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Do you hear what irksome thing I hear?

Burt's Eye View

Burton Cole

Bouncing my leg. Clicking my pen. Breathing.

These are just a few of my favorite things that repeatedly annoy my wife’s low tolerance for noise.

Terry has sensitive ears. Mine barely work.

No, that’s not true. Terry has a very soft voice. And the volume control on our TV and CD player needs recalibrated. My ears work just fine when there’s something to hear.

But Terry picks up sounds before they’re even made.

We were sitting quietly when her face scrunched in pain, and she hissed,“What was that?”

“Huh?”

She leaned in and shouted, “I said, ‘What was that?'”

“You didn’t have to spit in my ear.” I rubbed the side of my face. “What was what?”

“That noise. Hear it?”

“No. My ears are ringing from your yelling.”

Ten minutes later, something drifted down my auditory canals. I turned down the TV. There it was again — a new noise. Kind of irritating. I poked Terry. “Should the refrigerator growl like that?”

Suddenly, my ears rang with Terry’s shout: “Aaaurgghhh!”

It’s happened to all of us — there will be that sound that just irritates us. Chewing. Lip-smacking. Tapping. Whistling. Whining. The assault on the ear drums is enough to throw us into sound rage.

According to a recent article published in the journal Current Biology, that’s an actual medical condition.

Neurologists in the United Kingdom say there are physical differences in the wiring of the brains of people diagnosed with misophonia — hatred of sound. It’s defined as uncontrollable and intense emotions caused by hearing certain repetitive noises.

When your mom says, “Stop humming those same six notes right now or I’ll smack you into next Sunday,” take heed. She means it. She can’t help herself. Her brain is playing a different tune, and it isn’t soothing the savage beast.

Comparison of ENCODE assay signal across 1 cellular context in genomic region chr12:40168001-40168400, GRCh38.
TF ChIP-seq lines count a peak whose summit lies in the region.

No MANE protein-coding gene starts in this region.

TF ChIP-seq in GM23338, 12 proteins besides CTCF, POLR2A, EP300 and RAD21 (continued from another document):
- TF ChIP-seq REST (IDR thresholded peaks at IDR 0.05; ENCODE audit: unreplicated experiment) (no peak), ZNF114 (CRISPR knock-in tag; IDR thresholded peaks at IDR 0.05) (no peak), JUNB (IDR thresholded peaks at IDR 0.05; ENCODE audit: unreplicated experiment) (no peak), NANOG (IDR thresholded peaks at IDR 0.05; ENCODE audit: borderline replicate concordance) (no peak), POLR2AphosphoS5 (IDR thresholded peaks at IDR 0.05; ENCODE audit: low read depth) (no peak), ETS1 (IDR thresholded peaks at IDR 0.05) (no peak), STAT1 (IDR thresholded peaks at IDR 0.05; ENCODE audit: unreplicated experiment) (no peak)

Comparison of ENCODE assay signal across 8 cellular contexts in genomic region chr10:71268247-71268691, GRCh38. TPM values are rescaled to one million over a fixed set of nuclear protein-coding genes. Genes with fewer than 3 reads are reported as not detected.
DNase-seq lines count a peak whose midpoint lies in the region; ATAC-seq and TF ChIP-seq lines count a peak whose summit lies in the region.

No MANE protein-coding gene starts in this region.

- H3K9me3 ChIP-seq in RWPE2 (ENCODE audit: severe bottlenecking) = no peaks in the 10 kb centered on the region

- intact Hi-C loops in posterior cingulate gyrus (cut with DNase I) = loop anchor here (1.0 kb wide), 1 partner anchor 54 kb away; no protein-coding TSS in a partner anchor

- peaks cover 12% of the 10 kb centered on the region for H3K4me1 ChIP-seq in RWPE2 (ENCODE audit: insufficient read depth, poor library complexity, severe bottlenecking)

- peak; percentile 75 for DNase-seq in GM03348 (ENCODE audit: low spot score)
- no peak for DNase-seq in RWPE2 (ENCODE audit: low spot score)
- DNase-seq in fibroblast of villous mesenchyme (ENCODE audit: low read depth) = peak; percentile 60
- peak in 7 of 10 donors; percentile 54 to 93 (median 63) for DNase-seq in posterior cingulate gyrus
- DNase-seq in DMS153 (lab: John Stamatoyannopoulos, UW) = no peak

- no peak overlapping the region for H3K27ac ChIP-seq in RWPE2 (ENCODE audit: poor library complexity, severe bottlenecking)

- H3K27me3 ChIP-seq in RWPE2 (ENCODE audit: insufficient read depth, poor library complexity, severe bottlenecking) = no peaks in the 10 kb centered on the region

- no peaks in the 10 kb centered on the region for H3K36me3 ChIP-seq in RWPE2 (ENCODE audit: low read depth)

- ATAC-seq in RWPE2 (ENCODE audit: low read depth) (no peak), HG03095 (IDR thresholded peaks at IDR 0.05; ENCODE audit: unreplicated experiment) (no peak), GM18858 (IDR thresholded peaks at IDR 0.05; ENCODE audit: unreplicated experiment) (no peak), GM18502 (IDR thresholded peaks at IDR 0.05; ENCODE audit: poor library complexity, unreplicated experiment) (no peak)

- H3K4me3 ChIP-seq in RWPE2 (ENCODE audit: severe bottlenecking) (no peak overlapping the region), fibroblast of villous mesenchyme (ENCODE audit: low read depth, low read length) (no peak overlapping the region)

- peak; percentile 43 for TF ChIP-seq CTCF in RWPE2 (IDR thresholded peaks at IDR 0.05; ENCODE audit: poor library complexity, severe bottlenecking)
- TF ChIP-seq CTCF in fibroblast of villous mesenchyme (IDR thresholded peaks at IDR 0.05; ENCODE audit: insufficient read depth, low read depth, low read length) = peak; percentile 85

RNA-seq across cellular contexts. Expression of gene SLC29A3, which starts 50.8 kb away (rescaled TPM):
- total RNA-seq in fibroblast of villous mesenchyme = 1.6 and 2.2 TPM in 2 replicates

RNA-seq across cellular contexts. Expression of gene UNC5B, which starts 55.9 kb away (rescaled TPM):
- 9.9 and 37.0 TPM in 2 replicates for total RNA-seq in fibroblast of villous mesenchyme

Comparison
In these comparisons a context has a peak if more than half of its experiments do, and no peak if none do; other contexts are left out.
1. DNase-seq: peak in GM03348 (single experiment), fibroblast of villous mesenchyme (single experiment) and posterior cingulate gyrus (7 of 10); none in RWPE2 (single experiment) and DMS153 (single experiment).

Meanwhile, many studies over the years have shown that various sound amplitudes and frequencies affect human anatomy. Certain sounds produce physical sensations on the body that can jar our innards and flat-out hurt. Armies have developed sonic weapons — the worst of which is the common car sound system. The next war will be fought with woofers and tweeters.

The deep bass thuds of cars booming down the street are physically painful to Terry’s ears. She thinks the drivers are driving so fast because they’re trying to outrun the rumbling in the back seat.

Terry’s working on inventing a mute button that will extinguish all stereos within 100 yards. Possibly with flames.

I, on the other hand, have sat in the middle of those big bass speakers and smiled. The music relaxes me.

“That’s because you can’t hear,” Terry said.

“Beehives plant beer? What are you talking about?” I yelled back. “Stop whispering.”

“Why do I bother?” she huffed.

“I’d say about 4:30,” I replied.

So medical science says Terry’s noise intolerance is real. Here I thought she was just getting to be an old grouch.

“One of us is,” she said. “I think you’ll find his picture in the bathroom mirror.”

At least I think that’s what she said. I wasn’t about to set off her misophonia rage against the sound machine by saying one more time: “Huh?”

— Give Cole a holler at burtseyeview@tribtoday.com, the Burton W. Cole page on Facebook or at www.burtonwcole.com.

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